London loses one pub a week, according to new figures

City workers walk past a closed down pub in London's financial district Image copyright Oli Scarff
Image caption London has lost 1,710 small pubs since 2001

One pub a week is closing in London, according to new figures.

The Mayor of London said he will increase planning protections after official data showed there were 3,530 working pubs in the capital - a 27% reduction since 2001.

Half of all small pubs in London disappeared in the last 17 years, while the number of larger pubs has more than doubled.

Sadiq Khan called on Government to review business rates charged to pubs.

According to the Institute of Economic Affairs the number of pubs per 100,000 people has been declining since the late 19th century.

Across the UK the number of pubs in the UK has fallen by 17%, since 2000, according to the British Beer & Pub Association (BBPA).

Last year there were 1,305 fewer pubs in London than 17 years ago.

Four boroughs - Barking and Dagenham, Newham, Waltham Forest and Croydon - have seen the number of pubs halve.

Demolition of pubs has been the most common reason for pub closures in London, City Hall said.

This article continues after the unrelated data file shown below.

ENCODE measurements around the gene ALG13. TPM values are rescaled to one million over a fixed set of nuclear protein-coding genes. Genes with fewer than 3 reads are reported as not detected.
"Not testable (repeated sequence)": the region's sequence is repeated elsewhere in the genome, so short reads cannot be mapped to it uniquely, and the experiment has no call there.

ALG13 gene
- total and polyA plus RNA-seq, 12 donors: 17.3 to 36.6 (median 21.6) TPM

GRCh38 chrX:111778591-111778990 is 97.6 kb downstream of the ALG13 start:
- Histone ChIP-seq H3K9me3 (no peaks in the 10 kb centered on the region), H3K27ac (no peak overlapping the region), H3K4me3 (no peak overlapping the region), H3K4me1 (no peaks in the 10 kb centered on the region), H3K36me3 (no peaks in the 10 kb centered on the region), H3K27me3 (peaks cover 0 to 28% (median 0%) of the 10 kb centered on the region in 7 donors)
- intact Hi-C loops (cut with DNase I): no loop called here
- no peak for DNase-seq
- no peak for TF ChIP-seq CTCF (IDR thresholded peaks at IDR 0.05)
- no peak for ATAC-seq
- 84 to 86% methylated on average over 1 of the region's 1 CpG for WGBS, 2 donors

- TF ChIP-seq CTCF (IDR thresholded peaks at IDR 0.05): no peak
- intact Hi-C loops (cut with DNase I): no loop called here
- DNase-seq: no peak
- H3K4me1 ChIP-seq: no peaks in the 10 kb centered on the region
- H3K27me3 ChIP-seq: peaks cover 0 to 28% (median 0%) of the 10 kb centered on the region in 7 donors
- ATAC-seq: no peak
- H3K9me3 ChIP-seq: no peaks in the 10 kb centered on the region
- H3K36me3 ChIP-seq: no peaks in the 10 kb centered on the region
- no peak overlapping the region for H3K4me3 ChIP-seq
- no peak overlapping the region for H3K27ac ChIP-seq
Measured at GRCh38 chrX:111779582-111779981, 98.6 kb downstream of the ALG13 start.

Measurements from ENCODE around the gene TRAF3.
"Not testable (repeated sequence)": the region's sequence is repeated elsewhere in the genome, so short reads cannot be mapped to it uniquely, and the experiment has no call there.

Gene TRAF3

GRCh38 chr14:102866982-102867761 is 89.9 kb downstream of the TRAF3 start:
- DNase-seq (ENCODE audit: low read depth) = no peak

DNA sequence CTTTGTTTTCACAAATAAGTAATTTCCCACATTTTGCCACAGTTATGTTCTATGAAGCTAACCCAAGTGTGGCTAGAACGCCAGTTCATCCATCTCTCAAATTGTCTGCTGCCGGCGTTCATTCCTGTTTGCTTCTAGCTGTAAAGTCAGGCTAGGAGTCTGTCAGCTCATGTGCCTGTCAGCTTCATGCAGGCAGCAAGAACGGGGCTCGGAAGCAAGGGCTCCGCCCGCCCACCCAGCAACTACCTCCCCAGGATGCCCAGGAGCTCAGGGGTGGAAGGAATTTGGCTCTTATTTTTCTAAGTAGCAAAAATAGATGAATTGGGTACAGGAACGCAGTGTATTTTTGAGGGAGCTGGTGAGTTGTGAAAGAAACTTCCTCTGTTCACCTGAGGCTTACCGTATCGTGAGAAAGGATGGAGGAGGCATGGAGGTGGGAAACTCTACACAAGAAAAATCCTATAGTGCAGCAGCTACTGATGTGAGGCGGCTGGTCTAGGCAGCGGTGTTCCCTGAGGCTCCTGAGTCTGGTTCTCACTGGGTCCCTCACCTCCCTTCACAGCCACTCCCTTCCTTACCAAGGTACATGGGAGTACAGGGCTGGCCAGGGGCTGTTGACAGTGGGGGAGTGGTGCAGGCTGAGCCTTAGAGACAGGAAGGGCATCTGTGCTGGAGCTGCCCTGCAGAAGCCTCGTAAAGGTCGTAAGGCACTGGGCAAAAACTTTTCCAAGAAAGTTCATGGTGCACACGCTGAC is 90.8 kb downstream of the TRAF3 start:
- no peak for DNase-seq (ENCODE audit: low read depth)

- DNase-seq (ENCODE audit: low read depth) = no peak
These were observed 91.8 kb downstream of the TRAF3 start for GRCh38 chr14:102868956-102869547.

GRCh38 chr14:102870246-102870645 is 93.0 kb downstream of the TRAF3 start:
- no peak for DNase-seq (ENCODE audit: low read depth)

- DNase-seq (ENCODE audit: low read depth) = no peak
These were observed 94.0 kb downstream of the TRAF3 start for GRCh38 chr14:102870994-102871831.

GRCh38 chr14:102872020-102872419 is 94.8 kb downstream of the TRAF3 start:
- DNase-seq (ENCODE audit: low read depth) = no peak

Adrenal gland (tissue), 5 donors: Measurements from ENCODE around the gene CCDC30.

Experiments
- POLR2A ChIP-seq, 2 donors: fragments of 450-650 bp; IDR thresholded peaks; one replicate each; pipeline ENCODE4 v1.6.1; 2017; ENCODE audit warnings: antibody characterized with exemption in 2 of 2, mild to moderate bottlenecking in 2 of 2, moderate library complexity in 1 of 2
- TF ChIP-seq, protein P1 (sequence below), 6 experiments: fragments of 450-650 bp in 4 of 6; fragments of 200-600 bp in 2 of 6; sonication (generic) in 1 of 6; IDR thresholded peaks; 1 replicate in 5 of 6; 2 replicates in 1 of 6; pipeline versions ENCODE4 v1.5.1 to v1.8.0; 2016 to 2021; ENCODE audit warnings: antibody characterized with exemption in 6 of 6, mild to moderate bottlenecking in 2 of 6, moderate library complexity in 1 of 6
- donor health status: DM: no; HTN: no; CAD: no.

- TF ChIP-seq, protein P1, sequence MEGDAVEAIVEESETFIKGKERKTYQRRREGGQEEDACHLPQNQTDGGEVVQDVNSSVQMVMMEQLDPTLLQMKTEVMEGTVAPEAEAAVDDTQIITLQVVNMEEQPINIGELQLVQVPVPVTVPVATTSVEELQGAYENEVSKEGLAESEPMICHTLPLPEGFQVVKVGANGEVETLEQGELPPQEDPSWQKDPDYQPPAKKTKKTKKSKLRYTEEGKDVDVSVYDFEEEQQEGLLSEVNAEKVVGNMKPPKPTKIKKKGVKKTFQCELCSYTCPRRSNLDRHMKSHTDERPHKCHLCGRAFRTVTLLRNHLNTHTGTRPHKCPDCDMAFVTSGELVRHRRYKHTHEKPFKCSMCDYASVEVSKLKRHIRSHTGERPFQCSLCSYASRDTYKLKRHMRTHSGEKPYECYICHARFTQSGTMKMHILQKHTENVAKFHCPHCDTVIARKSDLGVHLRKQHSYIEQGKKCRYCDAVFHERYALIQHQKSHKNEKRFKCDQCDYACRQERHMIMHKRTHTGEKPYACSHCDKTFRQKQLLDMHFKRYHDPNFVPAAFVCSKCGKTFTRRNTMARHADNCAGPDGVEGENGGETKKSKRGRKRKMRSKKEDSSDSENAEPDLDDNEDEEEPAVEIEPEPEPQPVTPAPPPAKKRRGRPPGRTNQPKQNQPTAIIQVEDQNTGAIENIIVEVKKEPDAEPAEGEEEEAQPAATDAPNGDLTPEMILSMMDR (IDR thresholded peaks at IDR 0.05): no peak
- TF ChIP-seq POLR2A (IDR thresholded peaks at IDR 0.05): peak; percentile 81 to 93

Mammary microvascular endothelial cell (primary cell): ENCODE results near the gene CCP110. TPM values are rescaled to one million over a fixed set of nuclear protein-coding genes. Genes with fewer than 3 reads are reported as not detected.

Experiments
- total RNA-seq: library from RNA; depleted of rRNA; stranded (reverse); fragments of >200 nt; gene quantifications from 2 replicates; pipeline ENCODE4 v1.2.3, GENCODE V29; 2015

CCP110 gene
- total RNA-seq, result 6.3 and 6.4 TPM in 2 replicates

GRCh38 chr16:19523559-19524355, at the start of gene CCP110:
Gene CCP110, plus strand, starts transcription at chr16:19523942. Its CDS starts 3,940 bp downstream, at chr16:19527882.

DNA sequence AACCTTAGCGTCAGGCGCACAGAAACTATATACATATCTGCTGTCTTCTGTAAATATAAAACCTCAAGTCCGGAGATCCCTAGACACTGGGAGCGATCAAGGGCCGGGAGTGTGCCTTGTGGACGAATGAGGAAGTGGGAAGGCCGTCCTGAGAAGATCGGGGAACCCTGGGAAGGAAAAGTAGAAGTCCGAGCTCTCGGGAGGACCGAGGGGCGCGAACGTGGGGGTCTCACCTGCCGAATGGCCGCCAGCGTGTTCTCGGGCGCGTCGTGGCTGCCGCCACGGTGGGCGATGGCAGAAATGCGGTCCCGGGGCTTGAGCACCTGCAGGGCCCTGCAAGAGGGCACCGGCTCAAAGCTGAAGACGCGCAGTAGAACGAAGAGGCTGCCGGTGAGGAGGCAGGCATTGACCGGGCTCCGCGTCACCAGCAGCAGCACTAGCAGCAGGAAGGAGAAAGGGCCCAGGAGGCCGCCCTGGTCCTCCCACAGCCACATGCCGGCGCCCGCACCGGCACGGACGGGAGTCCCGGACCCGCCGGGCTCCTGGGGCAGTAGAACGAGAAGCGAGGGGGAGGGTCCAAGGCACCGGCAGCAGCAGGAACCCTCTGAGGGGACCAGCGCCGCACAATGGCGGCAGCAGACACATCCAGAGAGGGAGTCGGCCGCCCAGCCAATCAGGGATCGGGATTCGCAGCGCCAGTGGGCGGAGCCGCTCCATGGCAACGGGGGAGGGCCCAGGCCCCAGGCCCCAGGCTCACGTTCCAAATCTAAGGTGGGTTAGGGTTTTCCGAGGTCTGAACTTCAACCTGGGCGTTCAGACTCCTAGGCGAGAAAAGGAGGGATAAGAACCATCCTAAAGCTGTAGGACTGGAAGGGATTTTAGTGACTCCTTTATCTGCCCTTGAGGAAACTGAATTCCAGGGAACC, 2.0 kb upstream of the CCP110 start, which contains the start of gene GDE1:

Image copyright Getty Images
Image caption People employed in London's pubs has increased by 10% since 2001

Only Hackney has increased the number of pubs over the same period.

Seven boroughs saw an increase in working pubs last year - including 10 new pubs in the historic City of London.

Despite the closures pub employment has steadily increased - partly driven by an explosion in the number of larger pubs.

There were 46,400 people employed in London's pubs last year.

The Campaign for Real Ale (Camra) called on all London Boroughs to "adopt robust pub protection policies in their strategic plans and enforcing them in their planning decisions."

Mr Khan said: "The traditional London pub has been at the heart of London's communities for hundreds of years, but sadly they continue to face a long-term decline in numbers."

"As Mayor, I have made safeguarding and growing London's night-time economy a priority, and am doing all I can to protect the capital's iconic pubs."

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